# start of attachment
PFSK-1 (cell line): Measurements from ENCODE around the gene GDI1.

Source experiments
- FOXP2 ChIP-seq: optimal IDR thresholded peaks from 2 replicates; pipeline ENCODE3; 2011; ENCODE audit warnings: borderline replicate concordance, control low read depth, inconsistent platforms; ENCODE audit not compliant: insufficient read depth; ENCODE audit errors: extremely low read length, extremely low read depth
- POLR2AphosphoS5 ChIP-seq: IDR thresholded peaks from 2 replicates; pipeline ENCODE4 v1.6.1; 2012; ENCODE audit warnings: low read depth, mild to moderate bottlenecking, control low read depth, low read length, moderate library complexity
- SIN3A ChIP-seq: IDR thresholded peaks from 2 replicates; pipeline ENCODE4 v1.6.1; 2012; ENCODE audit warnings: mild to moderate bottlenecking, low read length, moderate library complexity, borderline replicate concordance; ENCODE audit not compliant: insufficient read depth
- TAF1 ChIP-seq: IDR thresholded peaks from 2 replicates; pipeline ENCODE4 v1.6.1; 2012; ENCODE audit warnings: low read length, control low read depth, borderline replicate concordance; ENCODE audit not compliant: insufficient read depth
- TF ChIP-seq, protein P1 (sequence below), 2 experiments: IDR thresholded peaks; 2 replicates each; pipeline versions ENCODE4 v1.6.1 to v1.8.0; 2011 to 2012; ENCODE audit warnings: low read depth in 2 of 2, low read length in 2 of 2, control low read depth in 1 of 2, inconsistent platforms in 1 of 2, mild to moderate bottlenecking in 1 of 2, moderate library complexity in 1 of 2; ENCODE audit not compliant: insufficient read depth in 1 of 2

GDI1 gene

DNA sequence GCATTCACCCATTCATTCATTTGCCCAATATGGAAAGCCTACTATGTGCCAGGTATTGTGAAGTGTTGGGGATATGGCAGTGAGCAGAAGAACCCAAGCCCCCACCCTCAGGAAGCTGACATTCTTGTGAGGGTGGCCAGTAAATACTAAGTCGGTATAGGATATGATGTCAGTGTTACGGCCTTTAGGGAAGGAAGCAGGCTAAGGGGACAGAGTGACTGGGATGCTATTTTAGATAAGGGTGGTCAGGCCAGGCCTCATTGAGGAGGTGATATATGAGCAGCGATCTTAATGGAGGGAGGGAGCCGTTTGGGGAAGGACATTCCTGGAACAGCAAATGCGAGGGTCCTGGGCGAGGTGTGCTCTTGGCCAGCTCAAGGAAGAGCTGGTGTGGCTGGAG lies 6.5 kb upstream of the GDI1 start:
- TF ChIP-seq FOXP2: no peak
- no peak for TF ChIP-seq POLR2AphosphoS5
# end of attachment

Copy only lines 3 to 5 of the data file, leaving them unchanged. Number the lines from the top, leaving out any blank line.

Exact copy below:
- FOXP2 ChIP-seq: optimal IDR thresholded peaks from 2 replicates; pipeline ENCODE3; 2011; ENCODE audit warnings: borderline replicate concordance, control low read depth, inconsistent platforms; ENCODE audit not compliant: insufficient read depth; ENCODE audit errors: extremely low read length, extremely low read depth
- POLR2AphosphoS5 ChIP-seq: IDR thresholded peaks from 2 replicates; pipeline ENCODE4 v1.6.1; 2012; ENCODE audit warnings: low read depth, mild to moderate bottlenecking, control low read depth, low read length, moderate library complexity
- SIN3A ChIP-seq: IDR thresholded peaks from 2 replicates; pipeline ENCODE4 v1.6.1; 2012; ENCODE audit warnings: mild to moderate bottlenecking, low read length, moderate library complexity, borderline replicate concordance; ENCODE audit not compliant: insufficient read depth